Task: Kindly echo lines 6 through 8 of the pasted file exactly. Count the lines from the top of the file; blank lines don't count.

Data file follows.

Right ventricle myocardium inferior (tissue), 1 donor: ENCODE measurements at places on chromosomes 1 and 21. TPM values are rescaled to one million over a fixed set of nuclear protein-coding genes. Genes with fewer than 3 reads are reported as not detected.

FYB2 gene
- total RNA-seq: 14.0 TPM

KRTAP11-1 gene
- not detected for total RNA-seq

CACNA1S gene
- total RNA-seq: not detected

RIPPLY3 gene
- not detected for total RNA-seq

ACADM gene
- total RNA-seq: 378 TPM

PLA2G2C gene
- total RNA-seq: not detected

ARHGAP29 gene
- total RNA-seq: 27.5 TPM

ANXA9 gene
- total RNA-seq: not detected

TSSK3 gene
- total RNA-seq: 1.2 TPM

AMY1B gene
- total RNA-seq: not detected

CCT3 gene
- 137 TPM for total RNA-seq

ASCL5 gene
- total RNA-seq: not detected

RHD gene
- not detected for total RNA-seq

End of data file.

CACNA1S gene
- total RNA-seq: not detected

RIPPLY3 gene